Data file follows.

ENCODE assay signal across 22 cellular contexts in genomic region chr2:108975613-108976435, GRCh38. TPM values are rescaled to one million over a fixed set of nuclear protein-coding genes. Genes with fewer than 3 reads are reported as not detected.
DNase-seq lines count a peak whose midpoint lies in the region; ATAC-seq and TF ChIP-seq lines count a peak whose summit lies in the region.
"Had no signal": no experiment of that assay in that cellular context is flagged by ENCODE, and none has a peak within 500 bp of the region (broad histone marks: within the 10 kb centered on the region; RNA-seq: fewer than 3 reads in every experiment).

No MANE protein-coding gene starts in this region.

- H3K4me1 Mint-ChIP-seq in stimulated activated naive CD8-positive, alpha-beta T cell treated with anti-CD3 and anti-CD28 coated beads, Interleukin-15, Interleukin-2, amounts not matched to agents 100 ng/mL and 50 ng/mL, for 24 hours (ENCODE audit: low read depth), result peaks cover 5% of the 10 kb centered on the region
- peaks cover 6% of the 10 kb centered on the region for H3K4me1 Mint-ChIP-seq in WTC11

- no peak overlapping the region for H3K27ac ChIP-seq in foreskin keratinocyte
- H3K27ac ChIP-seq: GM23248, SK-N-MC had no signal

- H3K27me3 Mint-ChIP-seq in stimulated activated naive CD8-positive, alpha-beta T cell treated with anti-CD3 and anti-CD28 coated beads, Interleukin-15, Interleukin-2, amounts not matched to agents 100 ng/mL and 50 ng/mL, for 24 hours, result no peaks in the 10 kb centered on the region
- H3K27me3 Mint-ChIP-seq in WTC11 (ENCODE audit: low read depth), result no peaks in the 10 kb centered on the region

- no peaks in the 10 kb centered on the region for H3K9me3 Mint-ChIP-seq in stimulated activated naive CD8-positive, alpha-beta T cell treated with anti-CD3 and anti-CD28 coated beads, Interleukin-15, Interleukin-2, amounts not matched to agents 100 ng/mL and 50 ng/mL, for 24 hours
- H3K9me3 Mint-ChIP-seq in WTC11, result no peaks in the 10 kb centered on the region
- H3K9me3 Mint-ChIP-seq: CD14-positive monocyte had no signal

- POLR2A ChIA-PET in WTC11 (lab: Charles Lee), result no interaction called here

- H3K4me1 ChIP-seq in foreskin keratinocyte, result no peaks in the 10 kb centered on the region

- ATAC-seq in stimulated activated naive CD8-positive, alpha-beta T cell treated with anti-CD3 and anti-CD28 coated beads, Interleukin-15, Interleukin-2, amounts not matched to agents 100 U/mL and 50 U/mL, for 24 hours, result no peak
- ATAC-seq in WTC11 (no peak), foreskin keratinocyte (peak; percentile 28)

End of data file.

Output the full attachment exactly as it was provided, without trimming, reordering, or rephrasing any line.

ENCODE assay signal across 22 cellular contexts in genomic region chr2:108975613-108976435, GRCh38. TPM values are rescaled to one million over a fixed set of nuclear protein-coding genes. Genes with fewer than 3 reads are reported as not detected.
DNase-seq lines count a peak whose midpoint lies in the region; ATAC-seq and TF ChIP-seq lines count a peak whose summit lies in the region.
"Had no signal": no experiment of that assay in that cellular context is flagged by ENCODE, and none has a peak within 500 bp of the region (broad histone marks: within the 10 kb centered on the region; RNA-seq: fewer than 3 reads in every experiment).

No MANE protein-coding gene starts in this region.

- H3K4me1 Mint-ChIP-seq in stimulated activated naive CD8-positive, alpha-beta T cell treated with anti-CD3 and anti-CD28 coated beads, Interleukin-15, Interleukin-2, amounts not matched to agents 100 ng/mL and 50 ng/mL, for 24 hours (ENCODE audit: low read depth), result peaks cover 5% of the 10 kb centered on the region
- peaks cover 6% of the 10 kb centered on the region for H3K4me1 Mint-ChIP-seq in WTC11

- no peak overlapping the region for H3K27ac ChIP-seq in foreskin keratinocyte
- H3K27ac ChIP-seq: GM23248, SK-N-MC had no signal

- H3K27me3 Mint-ChIP-seq in stimulated activated naive CD8-positive, alpha-beta T cell treated with anti-CD3 and anti-CD28 coated beads, Interleukin-15, Interleukin-2, amounts not matched to agents 100 ng/mL and 50 ng/mL, for 24 hours, result no peaks in the 10 kb centered on the region
- H3K27me3 Mint-ChIP-seq in WTC11 (ENCODE audit: low read depth), result no peaks in the 10 kb centered on the region

- no peaks in the 10 kb centered on the region for H3K9me3 Mint-ChIP-seq in stimulated activated naive CD8-positive, alpha-beta T cell treated with anti-CD3 and anti-CD28 coated beads, Interleukin-15, Interleukin-2, amounts not matched to agents 100 ng/mL and 50 ng/mL, for 24 hours
- H3K9me3 Mint-ChIP-seq in WTC11, result no peaks in the 10 kb centered on the region
- H3K9me3 Mint-ChIP-seq: CD14-positive monocyte had no signal

- POLR2A ChIA-PET in WTC11 (lab: Charles Lee), result no interaction called here

- H3K4me1 ChIP-seq in foreskin keratinocyte, result no peaks in the 10 kb centered on the region

- ATAC-seq in stimulated activated naive CD8-positive, alpha-beta T cell treated with anti-CD3 and anti-CD28 coated beads, Interleukin-15, Interleukin-2, amounts not matched to agents 100 U/mL and 50 U/mL, for 24 hours, result no peak
- ATAC-seq in WTC11 (no peak), foreskin keratinocyte (peak; percentile 28)